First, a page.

Tag Archives: Freemium

25 Insights About Top Grossing Games on iOS

In my last post I noted that it’s naturally getting harder for apps to get noticed in the iOS app store as we went from 500,000 apps in the App Store in 2012 to over 1.5 million today.  So I decided there’s no better way to back that up then to look at the Top Grossing Games list for iOS – and after crunching the numbers a bit, here are 25 things I learned

Note about the data: I took estimates of revenue and downloads from ThinkGaming for February 19th and combined some meta data from AppAnnie.  Revenue we are showing is strictly from In App Purchase (IAP) revenues, excluding any advertising revenue.


  1. The top 200 grossing games generate about $10.4 million in IAP revenue a day
  2. The top two games – Clash of Clans and Game of War – generate about 27% of the revenues
  3. The top ten games represent over 50% of the top 200 grossing games
  4. All of the games in the top 200 make at least $10,000 a day in IAP revenue


The Top Ten Make Over 50% of the Revenue Generated by the Top 200 Grossing Games on iOS



  1. Over 93% of the titles in the top 200 are free to play
  2. Only two paid games cracked the top 100 games: the ad-free version of Trivia Crack for $2.99 at #16 and Minecraft for $6.99 at #26
  3. Freemium games average more than 2x the daily revenue: $55.4K vs. $24.1K
  4. Removing the top 10 freemium and top 2 paid which skew the results, the ratio is relatively similar with freemium games making 1.8x the daily revenue of a paid game: $26.8K vs. $14.9K
  5. The more you charge, the fewer the downloads. It’s a terribly small sample size for paying apps, but if you remove Trivia Crack and Minecraft plus the top 10 free games, the rate of downloads has the reduced velocity you’d expect
  6. The daily downloads for $1.99 is one-third of the downloads at $0.99, but the difference between $1.99 and $2.99 is not as big a drop, suggesting that if you are going to go above $0.99 you should just jump to $2.99

The higher the price, the lower the downloads



  1. While the Top 200 Grossing Games on iOS is skewed towards newer titles (40% released since 2014), the biggest money makers are apps that were released in 2012 which average nearly $100K per day compared to 2013 releases that average $46K per day
  2. Half of the top ten grossing games were released in 2012 or earlier
  3. Remove the top ten games, and the average revenue by release year is actually relatively similar.  Those EARLIER than 2012 average $33K and those including and since 2012 average around $25K


Apps released in 2012 make 2x the revenue of those released in following years



  1. Just over 100 companies are represented in the top 200
  2. Two-thirds of the companies have a single title in the top 200 but make up just 25% of the revenue
    • Nearly half of that is Machine Zone’s Game of War, meaning that two-thirds of the companies have a single title and make up less than 15% of the revenue
  3. Those with multiple titles in the top 200 average 3.6 apps each and take in just over 75% of the revenue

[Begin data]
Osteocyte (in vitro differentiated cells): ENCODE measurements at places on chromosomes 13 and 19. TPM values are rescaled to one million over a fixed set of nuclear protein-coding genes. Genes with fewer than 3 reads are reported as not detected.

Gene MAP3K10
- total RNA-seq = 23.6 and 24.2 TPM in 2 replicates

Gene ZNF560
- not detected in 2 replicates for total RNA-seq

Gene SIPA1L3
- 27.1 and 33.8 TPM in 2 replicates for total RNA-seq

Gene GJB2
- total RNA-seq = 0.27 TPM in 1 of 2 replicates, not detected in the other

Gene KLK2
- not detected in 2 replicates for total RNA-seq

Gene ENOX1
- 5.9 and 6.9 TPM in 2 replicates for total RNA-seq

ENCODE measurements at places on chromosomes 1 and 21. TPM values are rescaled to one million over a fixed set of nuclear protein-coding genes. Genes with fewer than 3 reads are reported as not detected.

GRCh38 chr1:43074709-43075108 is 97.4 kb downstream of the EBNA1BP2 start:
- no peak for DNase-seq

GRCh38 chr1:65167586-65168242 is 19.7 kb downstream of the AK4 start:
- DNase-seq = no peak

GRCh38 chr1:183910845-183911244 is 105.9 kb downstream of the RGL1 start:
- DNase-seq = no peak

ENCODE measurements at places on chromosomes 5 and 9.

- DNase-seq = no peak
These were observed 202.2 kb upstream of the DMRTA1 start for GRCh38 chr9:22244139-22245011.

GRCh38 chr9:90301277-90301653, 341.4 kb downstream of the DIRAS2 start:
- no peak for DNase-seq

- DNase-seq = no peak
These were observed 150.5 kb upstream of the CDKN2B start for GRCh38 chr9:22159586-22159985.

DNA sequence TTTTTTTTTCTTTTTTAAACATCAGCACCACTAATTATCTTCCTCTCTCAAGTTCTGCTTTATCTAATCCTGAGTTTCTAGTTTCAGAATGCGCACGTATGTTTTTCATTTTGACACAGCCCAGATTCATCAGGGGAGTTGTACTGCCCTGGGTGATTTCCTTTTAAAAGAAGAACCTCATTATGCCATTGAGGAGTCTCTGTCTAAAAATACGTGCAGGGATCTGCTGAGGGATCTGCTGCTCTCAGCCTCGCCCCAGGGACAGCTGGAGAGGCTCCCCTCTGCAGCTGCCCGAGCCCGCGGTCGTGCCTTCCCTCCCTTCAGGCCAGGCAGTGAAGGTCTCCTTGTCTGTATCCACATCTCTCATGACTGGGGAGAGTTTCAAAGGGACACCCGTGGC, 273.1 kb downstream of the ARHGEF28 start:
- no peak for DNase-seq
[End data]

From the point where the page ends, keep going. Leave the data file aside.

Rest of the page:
4. Parent company Storm8 (which also has the TeamLava and Shark Party brands) has the most apps in the Top 200 with 14 titles averaging $15.7K per day for a net take of $220K per day
  5. The other two companies with double digit apps in the top 200 are Electronic Arts (11) and Zynga (10) making $433K per day and $248K per day respectively
  6. The top money makers are all well known
    • Supercell: 3 titles in top six, generating $2.2 million per day
    • King.com: 8 titles generating $1.7 million per day
    • Machine Zone: just Game of War, #2 overall, generating over $1.1 million per day


Lots of smaller developers have a single title in the top 200, but a third of the companies have over 3.5 games each in the list

Two-thirds of the companies have a single title in the top grossing list, but they earn only 15% of the total revenues from the Top 200 Grossing Games



  1. Our fixation with gambling is well represented in the app store’s Top Grossing list.  When you exclude the top ten apps that, as we noted above, really skew the numbers, the best performing genre of game by far are the seven Casino/Poker titles which are averaging $57K per day.  And we excluded the biggest Casino App, #7 Big Fish Casino which generates an estimated $188K per day.  The second best performing genre among those with at least five titles are Slots games – there is a crazy 16 different slot apps in the Top 200 grossing apps list and they are averaging $31K per day
  2. Puzzle Games also do really well.  Again excluding the Top Ten which includes some of the biggest money makers in Candy Crush Saga and Candy Crush Soda Saga, the match-three game genere has 20 titles and averages about $30.5K per day.   The three bubble shooters in the Top 200 are averaging $38K per day
  3. Other top genres with at least four titles in the top 200:
    • People Sim (including Kim Kardashian naturally): $35.2K/day, six titles
    • City Sim: $28.4K/day, 6 titles
    • Bingo: $25.8K/day, 4 titles
    • RPG: $24.2K/day, 42 titles
  4. Excluding Hay Day, there are three Farm Sim games in the Top 200 — and twice as many Dragon (Farming) Sim games.  On average, those games make about $17-18K per day 


  1. Only half of the free games are ranked in the top 200 free game charts, meaning half of the list is not making their money on volume, but very solid average revenue per user (ARPU)
  2. With AppAnnie you can track the difference between the first tracking of a game and the official wide release date.  Practices have changed over time (some studios now release on a non-branded publisher name in another country and then when things look good re-release the game on the main brand), but you can get some basic insights nonetheless.  Some of the biggest companies on the Top 200 Grossing list are testing for two to three months before release: